“My life is not that interesting … The work … is a fascination.” – Janis Ian
I turned fifty today.
I’m not ashamed and I’m not proud. But I sure am grateful.
And I’m an open-faced baby book. I’m vulnerable enough to be scammed by the velvet-skinned Ukrainian at the tawdry mall in Tampa. She sells me dead sea cream for my parched and soapy crows feet on the correct assumption that I look “42.” That’s her unaided answer. And it’s topped off with the credible validation that “my eyes look older.” That qualifier kicked in once she was trying to sell me the eye treatment on top of the skin lotion. I paid for one performance and she tossed in the catsup-like ointment samples with the limited time discount card.
Like I said, sure am grateful.
I can drive a mile of happiness around the same city block of my daily business. I don’t covet more stuff or more love. I don’t engender a love of stuff. I’m not hurting for novelty. And I still welcome new experience — especially ones that fight the insatiable hunger that consumes most mortals exposed to the advertising of a Western-style deity. That’s the life cut short routine based on too much salt, smoke, sucrose, sun and bodily fluids for which no tonic can chase them out or flush them down.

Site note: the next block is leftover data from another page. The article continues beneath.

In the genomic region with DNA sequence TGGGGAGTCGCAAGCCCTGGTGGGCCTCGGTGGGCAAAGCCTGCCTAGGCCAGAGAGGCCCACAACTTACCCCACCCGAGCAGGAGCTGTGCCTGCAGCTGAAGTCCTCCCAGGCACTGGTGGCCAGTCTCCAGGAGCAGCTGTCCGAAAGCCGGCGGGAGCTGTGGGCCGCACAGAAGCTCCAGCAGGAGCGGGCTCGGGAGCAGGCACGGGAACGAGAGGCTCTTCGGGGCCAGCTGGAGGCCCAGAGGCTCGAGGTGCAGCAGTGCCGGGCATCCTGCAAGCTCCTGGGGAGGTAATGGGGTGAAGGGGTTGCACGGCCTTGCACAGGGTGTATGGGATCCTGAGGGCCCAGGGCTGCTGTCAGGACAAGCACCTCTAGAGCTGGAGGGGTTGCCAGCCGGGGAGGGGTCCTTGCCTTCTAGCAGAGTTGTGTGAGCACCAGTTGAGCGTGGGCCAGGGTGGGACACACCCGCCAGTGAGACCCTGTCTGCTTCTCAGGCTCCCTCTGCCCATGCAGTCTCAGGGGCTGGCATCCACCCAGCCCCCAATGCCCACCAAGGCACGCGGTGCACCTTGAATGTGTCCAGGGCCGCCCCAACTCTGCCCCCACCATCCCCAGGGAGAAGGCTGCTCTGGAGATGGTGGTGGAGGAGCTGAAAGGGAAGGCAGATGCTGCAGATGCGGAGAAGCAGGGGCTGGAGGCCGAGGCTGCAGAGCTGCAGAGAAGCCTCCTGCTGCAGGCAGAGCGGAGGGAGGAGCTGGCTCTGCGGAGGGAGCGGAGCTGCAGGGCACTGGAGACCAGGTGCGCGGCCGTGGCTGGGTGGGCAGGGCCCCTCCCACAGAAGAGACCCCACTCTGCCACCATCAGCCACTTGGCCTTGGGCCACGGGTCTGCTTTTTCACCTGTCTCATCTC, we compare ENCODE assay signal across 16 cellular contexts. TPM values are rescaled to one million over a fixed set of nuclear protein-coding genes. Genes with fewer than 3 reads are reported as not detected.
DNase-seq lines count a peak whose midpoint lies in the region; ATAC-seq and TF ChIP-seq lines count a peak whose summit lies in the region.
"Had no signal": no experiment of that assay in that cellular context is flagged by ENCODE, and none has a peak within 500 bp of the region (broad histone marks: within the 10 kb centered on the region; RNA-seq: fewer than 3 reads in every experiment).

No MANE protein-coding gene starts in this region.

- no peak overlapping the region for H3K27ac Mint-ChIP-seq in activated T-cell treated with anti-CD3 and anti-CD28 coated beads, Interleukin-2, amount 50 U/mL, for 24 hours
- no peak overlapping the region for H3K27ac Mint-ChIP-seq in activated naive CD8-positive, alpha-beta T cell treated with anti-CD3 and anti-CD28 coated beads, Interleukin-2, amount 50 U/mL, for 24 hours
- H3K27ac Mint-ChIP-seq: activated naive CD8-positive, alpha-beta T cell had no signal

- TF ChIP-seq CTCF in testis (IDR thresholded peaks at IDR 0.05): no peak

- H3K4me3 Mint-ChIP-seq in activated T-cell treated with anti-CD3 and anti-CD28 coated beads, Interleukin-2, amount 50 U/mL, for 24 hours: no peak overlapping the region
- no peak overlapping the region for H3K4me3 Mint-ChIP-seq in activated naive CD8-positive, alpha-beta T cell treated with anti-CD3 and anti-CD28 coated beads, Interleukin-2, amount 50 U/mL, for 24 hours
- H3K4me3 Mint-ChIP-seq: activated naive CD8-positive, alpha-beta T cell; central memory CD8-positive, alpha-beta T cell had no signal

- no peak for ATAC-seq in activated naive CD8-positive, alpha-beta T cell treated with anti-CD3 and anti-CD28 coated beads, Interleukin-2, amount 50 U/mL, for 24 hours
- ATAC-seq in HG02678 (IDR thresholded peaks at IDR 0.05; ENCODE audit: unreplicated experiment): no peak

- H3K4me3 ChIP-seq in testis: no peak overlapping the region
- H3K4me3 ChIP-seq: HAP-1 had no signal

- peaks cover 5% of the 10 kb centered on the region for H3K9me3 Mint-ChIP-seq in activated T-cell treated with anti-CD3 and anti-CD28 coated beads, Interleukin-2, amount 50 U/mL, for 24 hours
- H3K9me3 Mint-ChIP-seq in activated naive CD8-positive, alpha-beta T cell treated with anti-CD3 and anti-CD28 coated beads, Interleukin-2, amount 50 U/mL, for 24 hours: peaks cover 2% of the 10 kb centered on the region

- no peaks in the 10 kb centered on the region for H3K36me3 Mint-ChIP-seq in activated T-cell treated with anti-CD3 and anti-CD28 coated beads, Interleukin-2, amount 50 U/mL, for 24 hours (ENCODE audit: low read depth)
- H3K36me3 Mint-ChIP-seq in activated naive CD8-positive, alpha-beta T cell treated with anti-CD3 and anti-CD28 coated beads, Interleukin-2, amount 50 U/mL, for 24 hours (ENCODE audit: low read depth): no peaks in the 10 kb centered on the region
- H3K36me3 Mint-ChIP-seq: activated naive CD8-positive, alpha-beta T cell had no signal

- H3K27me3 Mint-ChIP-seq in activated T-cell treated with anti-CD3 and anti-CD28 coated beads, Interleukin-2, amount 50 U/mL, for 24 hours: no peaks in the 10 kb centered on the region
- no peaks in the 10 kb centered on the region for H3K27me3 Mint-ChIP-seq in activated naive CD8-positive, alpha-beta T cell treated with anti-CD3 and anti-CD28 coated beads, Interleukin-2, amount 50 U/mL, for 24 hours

Leaving a lifeless body on earth means leaving a lively body of work as well. That’s where the fifty-plus birthday sizes flip the tables over on the inducements of our disease strains. Capturing the teaching of timeless lessons increases the shelf life of our outputs. More importantly, every striving towards each achievement is cheating on the indiscriminate death that looks us in the eye whether we choose to stare back or check our messages.
So hello fifty. Hello AARP discount card offers. Hello reading glasses, and lowering registers, and thinning toenails, and saturated bladders. The road home is shorter than the journey-defining ambitions that have risen to meet that road. And as I focus on the responsibility to my survival skills, I accept those birthday gifts with a vow to: (a) use them and, (b) not fixate on the sheet I’m throwing over on these changes -for-keeps.
I will maintain one version of the same story that I recount to strangers, ex-spouses, colleagues, and lasses working the kiosks of downscale malls. It is the key to a moral hygiene necessary to honor the ownership of the gift. It is not the fear of God but the light of wisdom that tells us straight:
Honesty — no matter how self-evident – is not bland.
Diplomacy — no matter how delicate — is not a foreign tongue to the trained ear.
Being accountable for one’s life experience is to gain fluency in a resurgent dialect we now call transparency. Some of us even see technology as a force for good in a network that regards control as a problem to work around.
Even in an offline state there is a lightness to the shedding of youth. This is the liberation of self-restraint. It is no more limiting to experience than buffering our impulses with forethought is a threat to self-expression. Past ages have chiseled notebooks to grapple with ashes and dust. We’ve gone digital to the cloud and immortality is still about the ideas and the work — not the vessels who burnish them into books.